Cornwall family's pet tortoise 'killed by seagulls'
Seagulls killed a pet tortoise in Cornwall, according to its owners who have given the latest report of an attack in the South West.
Jan Byrne, 43, from Liskeard, said the birds swooped on tortoise Stig who died two days later from his injuries.
"They turned him over and were pecking at him. We were devastated," said Mrs Byrne.
It follows reports of two dogs being killed by seagulls in the past three months in the region.
Insurance agent Mrs Byrne said the attack on the tortoise happened in the back garden of her house.
- Gulls evolved more than 15 million years ago in the northern Atlantic
- Herring gulls have suffered a 50% decline over the past 30 years
- In 2009 the herring gull was added to the Red List of Birds of Conservation Concern, which is drawn up by a group of charities and conservation organisations. Red is the highest conservation priority, with urgent action deemed to be needed to protect the species
- The great black-backed gull is the largest gull in the world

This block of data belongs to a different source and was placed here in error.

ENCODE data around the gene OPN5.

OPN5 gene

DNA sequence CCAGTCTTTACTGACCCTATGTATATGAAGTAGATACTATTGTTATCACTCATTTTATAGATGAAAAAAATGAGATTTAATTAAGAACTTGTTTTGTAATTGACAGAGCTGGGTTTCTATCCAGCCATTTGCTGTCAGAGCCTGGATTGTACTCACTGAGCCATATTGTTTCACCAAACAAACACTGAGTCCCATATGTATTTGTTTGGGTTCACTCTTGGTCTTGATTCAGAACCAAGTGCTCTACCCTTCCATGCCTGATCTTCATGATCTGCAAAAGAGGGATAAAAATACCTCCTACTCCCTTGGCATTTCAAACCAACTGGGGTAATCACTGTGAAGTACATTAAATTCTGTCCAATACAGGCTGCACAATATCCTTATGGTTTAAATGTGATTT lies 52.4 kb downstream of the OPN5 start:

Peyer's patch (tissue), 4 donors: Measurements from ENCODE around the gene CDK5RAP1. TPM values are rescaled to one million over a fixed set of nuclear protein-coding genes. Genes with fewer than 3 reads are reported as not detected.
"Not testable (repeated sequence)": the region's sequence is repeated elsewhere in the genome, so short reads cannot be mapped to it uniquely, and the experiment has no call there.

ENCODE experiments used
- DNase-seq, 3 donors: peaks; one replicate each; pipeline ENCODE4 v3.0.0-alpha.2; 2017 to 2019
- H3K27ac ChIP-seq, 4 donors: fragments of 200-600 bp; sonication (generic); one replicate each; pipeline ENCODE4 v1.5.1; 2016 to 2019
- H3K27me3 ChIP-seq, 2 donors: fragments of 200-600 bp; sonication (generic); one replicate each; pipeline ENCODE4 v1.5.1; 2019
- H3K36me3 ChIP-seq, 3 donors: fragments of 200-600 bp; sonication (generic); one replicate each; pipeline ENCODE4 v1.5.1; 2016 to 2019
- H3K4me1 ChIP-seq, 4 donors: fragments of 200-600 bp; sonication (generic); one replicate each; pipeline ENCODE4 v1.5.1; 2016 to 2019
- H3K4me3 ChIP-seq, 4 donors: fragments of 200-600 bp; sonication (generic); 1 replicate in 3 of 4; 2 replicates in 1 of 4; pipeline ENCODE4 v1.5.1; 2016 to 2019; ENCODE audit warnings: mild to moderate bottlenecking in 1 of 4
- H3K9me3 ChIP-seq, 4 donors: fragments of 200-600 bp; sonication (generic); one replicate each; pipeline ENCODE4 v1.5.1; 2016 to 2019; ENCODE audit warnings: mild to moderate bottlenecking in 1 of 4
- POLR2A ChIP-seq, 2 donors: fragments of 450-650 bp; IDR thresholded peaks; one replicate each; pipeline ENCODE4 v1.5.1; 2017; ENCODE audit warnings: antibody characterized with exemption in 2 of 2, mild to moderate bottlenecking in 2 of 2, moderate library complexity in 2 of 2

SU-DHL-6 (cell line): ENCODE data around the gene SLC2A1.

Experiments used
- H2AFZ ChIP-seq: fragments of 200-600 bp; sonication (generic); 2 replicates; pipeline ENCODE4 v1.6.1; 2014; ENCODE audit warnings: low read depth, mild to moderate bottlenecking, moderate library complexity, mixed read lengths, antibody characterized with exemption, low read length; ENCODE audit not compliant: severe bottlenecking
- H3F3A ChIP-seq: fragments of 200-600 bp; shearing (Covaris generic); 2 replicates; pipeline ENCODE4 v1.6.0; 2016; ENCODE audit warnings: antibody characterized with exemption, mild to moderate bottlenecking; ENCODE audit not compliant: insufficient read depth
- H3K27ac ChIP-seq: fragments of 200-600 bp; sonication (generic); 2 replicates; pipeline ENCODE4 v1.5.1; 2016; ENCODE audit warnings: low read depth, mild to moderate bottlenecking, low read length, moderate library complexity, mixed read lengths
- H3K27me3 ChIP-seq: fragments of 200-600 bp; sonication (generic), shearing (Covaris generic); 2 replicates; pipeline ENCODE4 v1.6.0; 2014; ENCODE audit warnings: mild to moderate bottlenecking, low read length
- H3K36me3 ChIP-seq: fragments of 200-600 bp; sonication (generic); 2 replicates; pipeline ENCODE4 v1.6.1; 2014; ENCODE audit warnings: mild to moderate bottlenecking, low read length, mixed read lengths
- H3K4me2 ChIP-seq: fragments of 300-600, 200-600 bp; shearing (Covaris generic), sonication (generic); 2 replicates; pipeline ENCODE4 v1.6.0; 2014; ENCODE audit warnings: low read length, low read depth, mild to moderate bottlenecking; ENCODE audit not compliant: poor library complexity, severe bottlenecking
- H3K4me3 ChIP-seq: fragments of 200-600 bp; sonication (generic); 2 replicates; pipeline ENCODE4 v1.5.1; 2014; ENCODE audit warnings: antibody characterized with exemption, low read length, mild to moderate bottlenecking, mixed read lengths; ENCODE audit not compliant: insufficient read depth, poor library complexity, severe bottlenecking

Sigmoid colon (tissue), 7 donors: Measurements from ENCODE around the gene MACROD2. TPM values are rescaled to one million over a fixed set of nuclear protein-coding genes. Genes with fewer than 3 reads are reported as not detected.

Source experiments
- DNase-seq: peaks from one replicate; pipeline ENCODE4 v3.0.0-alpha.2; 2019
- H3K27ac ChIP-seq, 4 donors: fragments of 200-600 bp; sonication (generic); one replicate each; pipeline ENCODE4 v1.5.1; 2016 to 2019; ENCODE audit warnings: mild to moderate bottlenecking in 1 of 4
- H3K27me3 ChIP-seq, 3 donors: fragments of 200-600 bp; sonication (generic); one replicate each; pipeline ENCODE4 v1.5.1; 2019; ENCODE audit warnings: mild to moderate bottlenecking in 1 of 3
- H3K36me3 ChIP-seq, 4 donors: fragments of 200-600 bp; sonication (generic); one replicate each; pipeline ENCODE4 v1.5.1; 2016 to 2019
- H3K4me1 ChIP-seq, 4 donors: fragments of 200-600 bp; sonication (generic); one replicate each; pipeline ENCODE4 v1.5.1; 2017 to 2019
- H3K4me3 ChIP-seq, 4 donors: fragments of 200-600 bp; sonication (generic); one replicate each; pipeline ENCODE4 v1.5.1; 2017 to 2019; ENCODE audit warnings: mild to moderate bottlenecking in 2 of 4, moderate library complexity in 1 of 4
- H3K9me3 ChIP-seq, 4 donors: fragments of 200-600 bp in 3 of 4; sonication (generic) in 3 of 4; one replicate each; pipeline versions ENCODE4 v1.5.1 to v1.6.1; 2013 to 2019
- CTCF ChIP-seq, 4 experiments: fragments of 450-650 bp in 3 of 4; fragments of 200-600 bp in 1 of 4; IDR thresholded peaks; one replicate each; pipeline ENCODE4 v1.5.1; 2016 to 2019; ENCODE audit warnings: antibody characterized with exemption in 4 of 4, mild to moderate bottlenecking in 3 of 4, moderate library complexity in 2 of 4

- Its powerful beak can smash, stab and tear with ease
Source: BBC Nature
She said she chased the two seagulls off after the attack, which happened three weeks ago.
Despite attempts to treat his wounds, Stig died two days later, she said.
"It was like a bloody scene from a horror movie, I found Stig upside down with blood pouring from his wounds.
"The vet said he had died of an infection.
"We had Stig for 15 years and he was more than 20 years old. My daughter was distraught."
Stig's brother George avoided the attack and a pet rabbit, Petal, was protected by being in her run, said Mrs Byrne.
"There are seagulls around here all the time, I assume they are attracted by rubbish.
"But now I'm also concerned about more attacks so I can't let George out to roam any more."
Liskeard Town Council has issued advice to residents about protecting their rubbish sacks from seagulls.
It includes tips such as covering bins in old carpet to prevent seagulls.
"The availability of food appears key to attracting seagulls," said an authority spokeswoman.
"They are pretty ruthless and when they have offspring they just act on instinct to protect their young."